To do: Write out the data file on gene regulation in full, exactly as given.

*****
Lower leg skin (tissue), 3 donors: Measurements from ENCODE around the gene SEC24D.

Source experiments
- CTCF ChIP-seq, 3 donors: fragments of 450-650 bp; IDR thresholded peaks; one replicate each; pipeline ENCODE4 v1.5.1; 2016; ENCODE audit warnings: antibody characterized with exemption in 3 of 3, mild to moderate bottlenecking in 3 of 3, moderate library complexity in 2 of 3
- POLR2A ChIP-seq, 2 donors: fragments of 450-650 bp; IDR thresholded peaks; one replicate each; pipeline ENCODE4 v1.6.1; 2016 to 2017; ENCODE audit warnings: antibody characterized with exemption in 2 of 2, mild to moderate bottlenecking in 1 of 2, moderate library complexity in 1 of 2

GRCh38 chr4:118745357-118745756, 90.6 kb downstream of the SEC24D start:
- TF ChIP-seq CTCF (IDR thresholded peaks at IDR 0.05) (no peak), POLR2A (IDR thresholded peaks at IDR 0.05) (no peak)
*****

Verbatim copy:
Lower leg skin (tissue), 3 donors: Measurements from ENCODE around the gene SEC24D.

Source experiments
- CTCF ChIP-seq, 3 donors: fragments of 450-650 bp; IDR thresholded peaks; one replicate each; pipeline ENCODE4 v1.5.1; 2016; ENCODE audit warnings: antibody characterized with exemption in 3 of 3, mild to moderate bottlenecking in 3 of 3, moderate library complexity in 2 of 3
- POLR2A ChIP-seq, 2 donors: fragments of 450-650 bp; IDR thresholded peaks; one replicate each; pipeline ENCODE4 v1.6.1; 2016 to 2017; ENCODE audit warnings: antibody characterized with exemption in 2 of 2, mild to moderate bottlenecking in 1 of 2, moderate library complexity in 1 of 2

GRCh38 chr4:118745357-118745756, 90.6 kb downstream of the SEC24D start:
- TF ChIP-seq CTCF (IDR thresholded peaks at IDR 0.05) (no peak), POLR2A (IDR thresholded peaks at IDR 0.05) (no peak)